December 28, 2020

Celiac in India: Masquerading with Malnutrition

Good Nutrition (more specifically a Balanced Diet) is integral for a healthy community and the well-being of all in a family, especially children. Malnutrition has no boundaries and has grasped all the continents for centuries.Plagued by social, economic and political events the issue of Malnutrition spiked in the 20th century. It became more chronic in the developing world. As the children are mostly dependent on mothers they are more vulnerable to malnutrition if the food distribution is not even.

Severe malnutrition happens if there is food scarcity at household levels, inappropriate feeding practices, poor absorption of nutrients in diseases like Celiac disease, poor appetite and increased requirements in diseases like TB etc. The ancient Greeks were the first to report the occurrence of severe intolerance of gluten which was later coined as Celiac Disease referring to the autoimmune disorder of the intestines caused by consumption of this protein. Not only gluten damages the intestinal mucosa, but also if coupled with malnutrition it results in severe complications like retarded body growth, liver disease, osteoporosis and other autoimmune conditions. Malnutrition is classified intothree categories: Underweight (it’s a composite indicator denoting chronic oracute malnutrition), Stunting (indicating retarded straight growth due to inadequate nutrition and/or comorbidities) and Wasting (designating thepresence of acute illness due to lack of proper nutrition over a large span of time).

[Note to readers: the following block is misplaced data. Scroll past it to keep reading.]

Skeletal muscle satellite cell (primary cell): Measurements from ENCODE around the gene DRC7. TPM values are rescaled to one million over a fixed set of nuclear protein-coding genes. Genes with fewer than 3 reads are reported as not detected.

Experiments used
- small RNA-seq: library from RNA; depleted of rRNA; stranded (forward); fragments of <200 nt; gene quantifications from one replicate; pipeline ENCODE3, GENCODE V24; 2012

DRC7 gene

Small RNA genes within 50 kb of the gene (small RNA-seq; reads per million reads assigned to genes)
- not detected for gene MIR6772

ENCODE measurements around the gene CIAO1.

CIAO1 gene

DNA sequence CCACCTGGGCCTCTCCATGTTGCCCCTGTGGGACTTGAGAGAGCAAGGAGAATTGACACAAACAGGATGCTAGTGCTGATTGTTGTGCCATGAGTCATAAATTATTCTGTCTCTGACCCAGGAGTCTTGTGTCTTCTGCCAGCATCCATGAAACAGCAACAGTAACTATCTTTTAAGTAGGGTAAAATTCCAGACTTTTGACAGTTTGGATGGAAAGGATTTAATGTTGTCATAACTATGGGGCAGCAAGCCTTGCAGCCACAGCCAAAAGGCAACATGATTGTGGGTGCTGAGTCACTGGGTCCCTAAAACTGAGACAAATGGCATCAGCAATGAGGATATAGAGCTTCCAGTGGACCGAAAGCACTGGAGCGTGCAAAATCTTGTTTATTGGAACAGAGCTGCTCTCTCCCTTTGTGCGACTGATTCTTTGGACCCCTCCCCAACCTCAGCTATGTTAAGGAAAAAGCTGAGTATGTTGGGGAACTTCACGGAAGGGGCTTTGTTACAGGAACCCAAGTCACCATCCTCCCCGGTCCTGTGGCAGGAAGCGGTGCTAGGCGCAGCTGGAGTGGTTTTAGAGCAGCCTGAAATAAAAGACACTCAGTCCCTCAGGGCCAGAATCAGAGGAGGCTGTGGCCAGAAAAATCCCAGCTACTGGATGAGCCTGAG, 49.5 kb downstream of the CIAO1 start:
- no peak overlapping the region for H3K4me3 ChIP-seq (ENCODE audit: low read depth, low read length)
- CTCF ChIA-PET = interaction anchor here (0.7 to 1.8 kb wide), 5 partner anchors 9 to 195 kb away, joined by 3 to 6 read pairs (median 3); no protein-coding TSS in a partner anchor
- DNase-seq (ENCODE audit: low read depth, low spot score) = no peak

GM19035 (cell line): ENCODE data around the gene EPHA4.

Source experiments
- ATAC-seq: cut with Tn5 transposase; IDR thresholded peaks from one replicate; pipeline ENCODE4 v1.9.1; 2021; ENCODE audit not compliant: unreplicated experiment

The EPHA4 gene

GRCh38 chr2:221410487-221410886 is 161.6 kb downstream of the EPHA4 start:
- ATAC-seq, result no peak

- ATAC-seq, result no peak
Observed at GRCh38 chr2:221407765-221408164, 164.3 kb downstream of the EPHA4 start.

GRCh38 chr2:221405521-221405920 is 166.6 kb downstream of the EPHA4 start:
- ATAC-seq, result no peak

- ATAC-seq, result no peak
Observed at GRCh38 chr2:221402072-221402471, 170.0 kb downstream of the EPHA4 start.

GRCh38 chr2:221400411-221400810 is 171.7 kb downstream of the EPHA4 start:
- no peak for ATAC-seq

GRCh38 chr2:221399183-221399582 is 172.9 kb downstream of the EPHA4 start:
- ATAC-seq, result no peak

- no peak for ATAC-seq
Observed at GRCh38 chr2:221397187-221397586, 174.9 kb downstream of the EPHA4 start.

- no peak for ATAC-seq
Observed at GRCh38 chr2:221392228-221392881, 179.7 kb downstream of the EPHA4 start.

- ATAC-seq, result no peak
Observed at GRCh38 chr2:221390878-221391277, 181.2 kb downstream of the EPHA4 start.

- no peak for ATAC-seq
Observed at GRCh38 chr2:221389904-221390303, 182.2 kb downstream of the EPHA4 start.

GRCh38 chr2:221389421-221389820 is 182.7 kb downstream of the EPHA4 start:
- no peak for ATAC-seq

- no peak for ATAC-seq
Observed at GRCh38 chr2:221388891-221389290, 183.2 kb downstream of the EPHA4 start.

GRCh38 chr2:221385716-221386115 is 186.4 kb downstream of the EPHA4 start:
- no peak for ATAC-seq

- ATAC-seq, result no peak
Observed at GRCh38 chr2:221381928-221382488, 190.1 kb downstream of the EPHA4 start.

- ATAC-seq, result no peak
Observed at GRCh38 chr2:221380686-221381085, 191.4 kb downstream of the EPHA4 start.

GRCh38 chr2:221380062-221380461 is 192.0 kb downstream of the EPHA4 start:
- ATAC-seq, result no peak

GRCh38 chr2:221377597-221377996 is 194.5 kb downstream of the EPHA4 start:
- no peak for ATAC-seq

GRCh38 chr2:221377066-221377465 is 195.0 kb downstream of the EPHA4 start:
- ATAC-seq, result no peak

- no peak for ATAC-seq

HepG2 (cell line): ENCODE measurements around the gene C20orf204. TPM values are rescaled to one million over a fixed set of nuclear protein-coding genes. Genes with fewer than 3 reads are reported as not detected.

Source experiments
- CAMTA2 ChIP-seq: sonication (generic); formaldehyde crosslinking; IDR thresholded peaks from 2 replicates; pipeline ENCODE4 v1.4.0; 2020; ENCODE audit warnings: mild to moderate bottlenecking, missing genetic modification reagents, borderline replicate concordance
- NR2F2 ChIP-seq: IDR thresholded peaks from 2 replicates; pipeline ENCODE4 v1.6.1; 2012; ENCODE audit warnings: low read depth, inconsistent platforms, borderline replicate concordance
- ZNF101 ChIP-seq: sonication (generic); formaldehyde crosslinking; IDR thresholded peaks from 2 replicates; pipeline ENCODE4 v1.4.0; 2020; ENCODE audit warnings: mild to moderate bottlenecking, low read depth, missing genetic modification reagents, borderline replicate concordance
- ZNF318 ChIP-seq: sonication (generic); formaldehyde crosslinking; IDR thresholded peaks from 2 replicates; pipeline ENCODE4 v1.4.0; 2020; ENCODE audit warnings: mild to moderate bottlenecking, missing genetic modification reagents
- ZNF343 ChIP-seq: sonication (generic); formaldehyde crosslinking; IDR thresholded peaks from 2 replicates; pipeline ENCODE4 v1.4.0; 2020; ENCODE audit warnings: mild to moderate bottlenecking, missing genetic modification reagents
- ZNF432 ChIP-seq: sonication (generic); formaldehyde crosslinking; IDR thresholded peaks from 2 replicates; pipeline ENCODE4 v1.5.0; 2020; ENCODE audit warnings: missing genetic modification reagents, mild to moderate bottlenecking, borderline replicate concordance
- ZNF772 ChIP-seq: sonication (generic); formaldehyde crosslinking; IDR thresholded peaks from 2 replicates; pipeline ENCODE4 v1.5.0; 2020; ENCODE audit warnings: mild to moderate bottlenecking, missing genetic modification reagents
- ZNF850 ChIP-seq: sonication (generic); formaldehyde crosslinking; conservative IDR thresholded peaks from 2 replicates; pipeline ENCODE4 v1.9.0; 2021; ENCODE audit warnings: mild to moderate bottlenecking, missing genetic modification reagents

Multiple studies of the Indian population and among the children have deciphered analarming scenario of the comorbidity of malnutrition and Celiac disease prevailing in the country. In last two decades celiac disease has been increasingly reported from various north Indian centers. Around 26%-49% of Indian children presenting with chronic diarrhea, are diagnosed with Celiac Disease in tertiary care hospitals. The children of North India are more susceptible to the complications as in from other regions due to their dependence on wheat as major food source. There is a long way to recovery as the rate of screening is very dismal and due to lack of awareness on celiac as it’s not diagnosed on time. The diagnostic protocol for Celiac Serology comprises of Antiendomysial antibody (EMA) test, Tissue transglutaminase (tTG) based test and Deamidated gliadin peptide (DGP) test. The road to recovery for these patients lies with the consumption of Gluten Free Diet (GFD) and this ensures that the intestinal mucosa returns to normalcy and accordingly decreases the incidence of Hypoglycemia. A gluten-free diet (GFD) should be introduced only after the completion of the diagnostic process, when a conclusive diagnosis has been made.

Combined use of serology and biopsy is advocated for Celiac Disease diagnosis in view of limitations of serology and biopsy individually. Biopsy of the intestine stands out to be the gold standard for testing of Celiac Disease but it is only limited to late diagnosis and hence for early detection the serological kits take predominance. J. Mitra & Co. Pvt. Ltd. envisages in providing the most affordable and easy to use ELISA kits for Celiac diagnosis.While both RDT or ELISA hold advantage over Anti-endomysial test (EMA) as they are not labor intensive and doesn’t require any waiting period for the patients. To add to the benefit of the Lab and the patient the ELISA test provided by J. Mitra & Co. Pvt. Ltd. also has the option of reporting in both Semi Quantitative and Quantitative modes.

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